A software platform maker that automates common care-management tasks so that care providers can better serve patients.
The year before leaving his home in Cape Town, South Africa, for Harvard, Joe Kahn got sick. "I was on my back for about a month," says Kahn, who has never been satisfactorily diagnosed. "I never really got better." He went to Harvard anyway, and found himself bounced around the U.S. health care system, unable to get answers. Feeling frustrated and isolated, Kahn realized that millions of people were even less equipped to navigate such complexity. He and Yasyf Mohamedali, an MIT student, raised $1.3 million from First Round Capital to launch Karuna Health, in San Francisco. The platform is used by patient-care managers--who may be employed by social service agencies, community-based organizations, and others that work with Medicaid recipients--to help those coping with educational, financial, social, or logistical barriers to health care. All patient communications--scheduling appointments, arranging transportation for appointments, checking on worrisome symptoms--take place through the platform. Patients can send and receive messages through any media, including SMS, email, text, phone, and WhatsApp. "For the care team, it is like a shared inbox to manage every single touch point with patients," says Kahn. "For the patient, it is like texting a friend." --Leigh Buchanan
Love Your Melon
An apparel brand that gives 50 percent of its profits to organizations helping to fight pediatric cancer.
When Zachary Quinn and Brian Keller borrowed $3,500 from family and friends to manufacture 400 hats during an entrepreneurship class in college, their professors “were a little freaked out.” But the “buy one, give one” business model was already well established, and the founders’ plan--to sell comfortable, fashionable beanies that would stand up to the Minnesota winters, and, for each hat sold, to donate one to a child fighting cancer--took off. The company enlisted an army of college students to deliver hats, and within a year had reached its goal of giving hats to all 45,000 kids with cancer in the U.S. Now, Love Your Melon also donates half its profits to cancer-related nonprofit partners. The business is inherently seasonal, so the founders are brimming with new ideas to expand their philanthropic efforts and revenue streams. The company now sells scarves, shawls, blankets, and other apparel--”anything that you think of when you want to stay warm,” says Quinn--and recently introduced a line of beanies made from recycled plastic bottles. A physical store in Minneapolis, which opened last fall, is also a studio and event space; the founders are considering pop-up locations in other cities. -- Sophie Downes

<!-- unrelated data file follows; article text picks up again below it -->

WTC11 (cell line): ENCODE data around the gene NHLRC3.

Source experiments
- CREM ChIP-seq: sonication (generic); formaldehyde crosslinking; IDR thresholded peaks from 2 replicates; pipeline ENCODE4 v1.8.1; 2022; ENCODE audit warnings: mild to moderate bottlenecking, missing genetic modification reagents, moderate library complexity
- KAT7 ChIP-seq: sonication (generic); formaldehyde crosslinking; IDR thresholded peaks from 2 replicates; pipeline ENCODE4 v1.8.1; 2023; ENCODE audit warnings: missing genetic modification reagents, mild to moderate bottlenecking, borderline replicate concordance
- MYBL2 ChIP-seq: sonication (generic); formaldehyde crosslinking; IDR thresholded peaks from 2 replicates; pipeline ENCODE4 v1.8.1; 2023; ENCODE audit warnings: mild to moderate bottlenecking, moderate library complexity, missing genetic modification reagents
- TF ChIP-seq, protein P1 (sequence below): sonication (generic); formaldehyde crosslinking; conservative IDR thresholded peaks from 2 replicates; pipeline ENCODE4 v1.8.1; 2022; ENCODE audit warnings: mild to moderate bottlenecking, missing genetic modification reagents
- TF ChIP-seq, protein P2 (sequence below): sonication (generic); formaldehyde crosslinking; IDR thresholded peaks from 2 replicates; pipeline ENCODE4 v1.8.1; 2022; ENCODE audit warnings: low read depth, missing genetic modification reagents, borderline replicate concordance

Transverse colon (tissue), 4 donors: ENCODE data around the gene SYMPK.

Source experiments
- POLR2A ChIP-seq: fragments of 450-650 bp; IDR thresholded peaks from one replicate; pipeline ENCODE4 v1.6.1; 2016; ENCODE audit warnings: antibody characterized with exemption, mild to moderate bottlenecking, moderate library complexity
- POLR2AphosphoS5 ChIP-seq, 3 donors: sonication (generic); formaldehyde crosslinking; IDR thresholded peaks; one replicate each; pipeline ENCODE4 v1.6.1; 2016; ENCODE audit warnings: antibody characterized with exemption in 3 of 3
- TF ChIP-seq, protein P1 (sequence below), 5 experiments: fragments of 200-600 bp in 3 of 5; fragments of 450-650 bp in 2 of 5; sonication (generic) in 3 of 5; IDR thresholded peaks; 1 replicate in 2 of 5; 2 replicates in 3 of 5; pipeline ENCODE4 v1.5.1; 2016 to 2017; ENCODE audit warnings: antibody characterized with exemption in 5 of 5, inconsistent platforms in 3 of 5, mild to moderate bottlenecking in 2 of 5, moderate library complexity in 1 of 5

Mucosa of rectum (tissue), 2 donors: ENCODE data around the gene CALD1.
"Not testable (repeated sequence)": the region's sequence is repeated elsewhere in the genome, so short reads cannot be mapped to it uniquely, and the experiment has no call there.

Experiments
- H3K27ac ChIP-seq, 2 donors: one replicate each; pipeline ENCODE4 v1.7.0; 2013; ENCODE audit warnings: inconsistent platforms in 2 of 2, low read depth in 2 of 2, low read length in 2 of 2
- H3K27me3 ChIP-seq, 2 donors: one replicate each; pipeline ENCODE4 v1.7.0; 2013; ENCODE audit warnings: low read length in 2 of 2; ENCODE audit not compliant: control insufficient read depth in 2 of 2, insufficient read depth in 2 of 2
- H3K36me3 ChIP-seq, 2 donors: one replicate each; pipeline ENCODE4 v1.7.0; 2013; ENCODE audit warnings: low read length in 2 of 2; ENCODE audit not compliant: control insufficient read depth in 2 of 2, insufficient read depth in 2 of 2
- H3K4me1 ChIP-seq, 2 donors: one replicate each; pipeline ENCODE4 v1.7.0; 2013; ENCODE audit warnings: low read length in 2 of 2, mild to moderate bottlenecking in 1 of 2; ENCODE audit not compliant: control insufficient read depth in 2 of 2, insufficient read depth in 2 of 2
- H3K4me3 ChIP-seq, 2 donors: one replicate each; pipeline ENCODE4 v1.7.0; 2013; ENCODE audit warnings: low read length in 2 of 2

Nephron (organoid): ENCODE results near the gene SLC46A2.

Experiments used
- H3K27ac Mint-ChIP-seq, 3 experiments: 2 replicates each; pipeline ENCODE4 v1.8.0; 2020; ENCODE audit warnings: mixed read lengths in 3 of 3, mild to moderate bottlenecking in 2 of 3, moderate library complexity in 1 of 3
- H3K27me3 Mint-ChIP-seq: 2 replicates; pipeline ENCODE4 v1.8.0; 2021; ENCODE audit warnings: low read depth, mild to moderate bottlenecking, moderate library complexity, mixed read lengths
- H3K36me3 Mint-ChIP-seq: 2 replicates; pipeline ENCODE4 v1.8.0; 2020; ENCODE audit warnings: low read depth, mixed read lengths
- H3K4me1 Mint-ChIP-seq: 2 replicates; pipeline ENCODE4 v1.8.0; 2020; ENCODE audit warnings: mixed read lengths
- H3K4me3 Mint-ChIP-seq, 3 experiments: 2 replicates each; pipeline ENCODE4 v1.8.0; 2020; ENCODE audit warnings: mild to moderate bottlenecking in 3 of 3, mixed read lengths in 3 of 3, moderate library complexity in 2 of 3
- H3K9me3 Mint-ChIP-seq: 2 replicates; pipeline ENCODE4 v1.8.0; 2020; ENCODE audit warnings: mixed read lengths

Uses its own DETECTR system to detect genes associated with disease. It joins a family of CRISPR systems developed by Mammoth to provide enhanced genome editing for industries like health care, research, agriculture, and even biodefense.
Molecular diagnostics--scanning DNA for genes associated with disease--is the most accurate method of early disease detection, but usually requires large, expensive laboratory facilities and trained experts, slowing results. Mammoth’s DETECTR tool was built to bypass many of those obstacles to rapid testing, and in January, the company reconfigured DETECTR to make the first CRISPR-based test for Covid-19. The test is a low-cost option that produces highly accurate results in just 30 minutes--instead of the 24-hour minimum required by many other tests.
Sells at-home blood-test kits for women to monitor their fertility.
After a stint in private equity, where she did due diligence on in vitro fertilization clinics, Afton Vechery knew why infertility rates are rising: Women are choosing to have children later. The problem, she thought, was women didn't get relevant fertility data until it was too late. So she envisioned a company that gives women a snapshot of their fertility while speaking like "an ob-gyn who also happens to be your best friend." (For that voice, she needed co-founder Carly Leahy, a branding whiz who helped launch Uber Eats.) In 2017, they launched Modern Fertility, which charges $159 for at-home blood tests that help women assess, say, how many eggs they have and how close they may be to menopause. Customers receive a full report along with a free one-on-one consultation with a nurse; similar tests at a clinic can run as high as $1,500 if they're not covered by insurance. "I wish there was a magic test to tell women exactly when they should have kids," says Vechery. Until there is, her company will democratize that data. --Lindsay Blakely
Offers graduate nursing students matchmaking services to secure clinical rotations.
Prior to NPHub, Chopra founded a company called United Medical Rotations, which specialized in matching medical students who received their degrees in the Caribbean with clinical rotations in the United States. Through that venture, Chopra realized that nursing students in the U.S. also needed help finding clinical rotations. He backed his way into a significant problem: U.S. universities don't always offer formal medical rotations for nursing-degree candidates. Nor are nursing educators paid for taking these students on. That gave rise to NPHub, which today works with 340 instructors across 23 states. While the company has helped place roughly 2,000 nursing students with instructors to date, the goal is to work directly with universities and expand to all 50 states. --Malak Saleh